I nodded and took aim. The doe was absolutely beautiful, wandering and looking around with no idea that she was in the crosshairs. It was at that moment that I thought about why people kill animals that they love and find beautiful. I hold no position against hunting and I don’t think that hunters are bad people in the least, but at that moment, I knew that killing wasn’t for me.

I can’t do it,” I said. The doe ran off before any more danger could befall it.

As you can imagine, I never went deer hunting again. I don’t think my dad held any ill will towards me for my epiphany; he was always fairly patient with my quirks and bizarre behavior as a kid (ignoring stuff didn’t hurt, either). Even now, on the rare chance I get to visit his Game Farm, he will normally parade around his latest trophy with glee, and I can’t help but be happy for the guy. He’s doing exactly what he wants to be doing right now, and how can you dislike a guy for that?

Sound off in the comments section and enjoy your day. For more information on Journal In A Jar, click here.

Journal In A Jar – Part 4: ‘Pants Optional.’

“Would You Choose Differently If You Could Choose Your Occupation Again? Why? How? Any Advice?”

I can honestly say that I’ve never actively chosen any occupation that I’ve ever had in my entire life. Every single employment opportunity that has befallen me has been due to sheer luck or happenstance. Even in circumstances where I have been promoted, it still seemed out of my hands for some reason.

Any odd jobs and part-time work that I had before graduating from High School was solely at the insistence of my mother (cutting grass, hardware store, etc.). From there, I was hired into my current office at random (during a hiring freeze, I might add), promoted by my supervisor into a new position without even being consulted on the matter, and eventually settling into my current position after a slew of retirements and shifting. I’ve been there for six years and counting.

I’ve been collecting paychecks since I was 16 years old, and I’ve never had a hand in choosing the work that I did. Ever. Not once. I have yet to determine if this is unfathomably sad, or amazingly rare. And no, ‘freelance writer’ doesn’t count, as I didn’t even realize that I had a small business on my hands until two months after my first book came out. I consider that a happy accident.

The above photo is a shot of me at the hardware store with my boss (he could put out fires with his mustache). This was taken for a local farming magazine that year, and when I got the copy in the mail, I saw that my entire body had been Photoshopped over with a picture of the owner. This outtake photo that was given to me is pretty much the only proof that I ever worked there at all.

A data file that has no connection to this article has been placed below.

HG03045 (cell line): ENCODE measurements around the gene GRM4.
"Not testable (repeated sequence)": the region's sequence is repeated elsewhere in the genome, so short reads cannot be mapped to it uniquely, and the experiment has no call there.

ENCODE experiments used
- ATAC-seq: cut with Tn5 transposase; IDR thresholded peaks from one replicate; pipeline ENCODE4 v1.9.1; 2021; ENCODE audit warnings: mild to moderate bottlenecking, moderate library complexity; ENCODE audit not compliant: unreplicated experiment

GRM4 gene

Sound off in the comments section and enjoy your weekend. For more information about Journal In A Jar, click here.

Journal In A Jar – Part 3: ‘Charlene.’

“What Instrument Do You Play Or Wish You Could Play? Why?”

The instrument I do play is the drums. I’ve been a drummer since March of 1994, when I saw Green Day perform ‘Basket Case’ on The Late Show With David Letterman. Not many people can pinpoint ‘turning points’ in their lives, but that was a huge one for me; less than a week later, I was the proud owner of a vintage kit that was better off in a museum than in my bedroom. Honestly, I don’t know where this drum set came from; I think it once belonged to Buddy Rich.

From 1994 to 1995, I played religiously and even took lessons, but things got expensive and I started paying more attention to girls, so I sold the drums and music took a backseat for awhile. It wasn’t until 1998 or 1999 when I picked up the sticks again; my friends were starting to noodle around on guitars and they needed a percussionist with which to play Green Day covers in backyards all across the village of Winneconne. I was the man for the job.

From 1998 to 2002, drumming was my main gig, as I was now in a real band, with real songs and real fans. When the band called it quits in 2002, I laid off for good. I only now play as a hobby (My main kit is in the basement; I have an electronic kit in my Rumpus Room that I can play without the cops showing up).

Through it all, however, I always wanted to play guitar. I wanted to be the frontman; I was already writing the songs, why not sing them, too? With the exception of Phil Collins and Genesis, no successful band featured a singing drummer. Due to circumstance, though, that has so far never happened. I’m a lefty, I’m too impatient to understand chords, my fingers are small and my attention span is waning by the minute. Maybe someday I’ll take the time to master the six-string, but until then, I’ll have to stick to Rock Band and Guitar Hero. I have a guitar that I mess around on from time to time, but nothing beyond a few chord progressions here and there.

Will I ever play on stage with a band again? Perhaps. I’m not in the market for a band right now, but I wouldn’t rule it out. They were fun times.

Sound off in the comments section and enjoy your day. For more information about Journal In A Jar, click here.

Journal In A Jar – Part 2: ‘The Hole To Hell.’

“Describe A Favorite Childhood Friend, And Some Things You Did With Him Or Her.”